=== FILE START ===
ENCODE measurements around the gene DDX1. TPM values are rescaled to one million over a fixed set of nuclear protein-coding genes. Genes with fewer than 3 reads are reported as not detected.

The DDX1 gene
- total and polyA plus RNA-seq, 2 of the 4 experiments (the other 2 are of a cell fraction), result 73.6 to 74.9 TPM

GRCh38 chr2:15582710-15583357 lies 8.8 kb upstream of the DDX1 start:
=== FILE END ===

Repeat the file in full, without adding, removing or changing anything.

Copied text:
ENCODE measurements around the gene DDX1. TPM values are rescaled to one million over a fixed set of nuclear protein-coding genes. Genes with fewer than 3 reads are reported as not detected.

The DDX1 gene
- total and polyA plus RNA-seq, 2 of the 4 experiments (the other 2 are of a cell fraction), result 73.6 to 74.9 TPM

GRCh38 chr2:15582710-15583357 lies 8.8 kb upstream of the DDX1 start: